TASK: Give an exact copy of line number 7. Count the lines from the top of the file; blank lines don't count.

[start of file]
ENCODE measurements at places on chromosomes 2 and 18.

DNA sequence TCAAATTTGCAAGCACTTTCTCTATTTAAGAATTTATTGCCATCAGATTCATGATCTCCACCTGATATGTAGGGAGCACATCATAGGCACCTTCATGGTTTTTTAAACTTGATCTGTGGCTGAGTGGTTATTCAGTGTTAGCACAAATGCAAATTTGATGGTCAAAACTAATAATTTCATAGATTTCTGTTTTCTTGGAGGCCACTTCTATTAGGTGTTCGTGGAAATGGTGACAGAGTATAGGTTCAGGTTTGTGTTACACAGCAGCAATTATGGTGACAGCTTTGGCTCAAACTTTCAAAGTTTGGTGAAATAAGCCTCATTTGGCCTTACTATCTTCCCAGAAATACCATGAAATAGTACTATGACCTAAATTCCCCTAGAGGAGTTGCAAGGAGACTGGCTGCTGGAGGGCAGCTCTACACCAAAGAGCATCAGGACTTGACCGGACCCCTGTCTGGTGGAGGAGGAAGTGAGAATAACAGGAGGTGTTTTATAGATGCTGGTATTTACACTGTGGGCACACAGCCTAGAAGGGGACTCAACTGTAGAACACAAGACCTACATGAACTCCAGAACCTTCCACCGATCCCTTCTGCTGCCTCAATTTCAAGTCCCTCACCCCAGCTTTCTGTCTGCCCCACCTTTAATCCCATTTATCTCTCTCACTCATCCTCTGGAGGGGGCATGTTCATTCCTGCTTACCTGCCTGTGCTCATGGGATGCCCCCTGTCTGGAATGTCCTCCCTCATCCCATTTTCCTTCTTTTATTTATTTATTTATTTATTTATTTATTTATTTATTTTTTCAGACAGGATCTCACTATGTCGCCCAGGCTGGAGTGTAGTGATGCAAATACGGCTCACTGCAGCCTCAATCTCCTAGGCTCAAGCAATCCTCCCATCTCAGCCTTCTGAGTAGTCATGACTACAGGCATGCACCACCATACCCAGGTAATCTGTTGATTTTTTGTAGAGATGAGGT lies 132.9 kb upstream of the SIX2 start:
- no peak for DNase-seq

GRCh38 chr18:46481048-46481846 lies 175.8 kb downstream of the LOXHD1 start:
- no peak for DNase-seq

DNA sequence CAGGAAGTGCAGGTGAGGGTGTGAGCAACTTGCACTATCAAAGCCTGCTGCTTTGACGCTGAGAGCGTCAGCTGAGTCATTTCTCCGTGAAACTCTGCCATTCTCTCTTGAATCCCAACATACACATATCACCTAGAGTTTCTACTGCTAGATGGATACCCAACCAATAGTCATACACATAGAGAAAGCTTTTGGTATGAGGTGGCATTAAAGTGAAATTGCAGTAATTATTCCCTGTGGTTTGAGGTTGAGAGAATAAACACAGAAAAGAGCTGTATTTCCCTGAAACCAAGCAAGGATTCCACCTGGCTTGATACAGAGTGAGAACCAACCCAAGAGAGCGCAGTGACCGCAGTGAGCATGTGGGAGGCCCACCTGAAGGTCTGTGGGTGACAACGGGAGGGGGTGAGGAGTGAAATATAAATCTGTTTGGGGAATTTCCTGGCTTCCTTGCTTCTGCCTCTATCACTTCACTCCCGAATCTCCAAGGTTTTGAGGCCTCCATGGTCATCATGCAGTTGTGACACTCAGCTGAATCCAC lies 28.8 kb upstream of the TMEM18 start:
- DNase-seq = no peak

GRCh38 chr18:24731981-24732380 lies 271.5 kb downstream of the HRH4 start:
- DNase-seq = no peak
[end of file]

- DNase-seq = no peak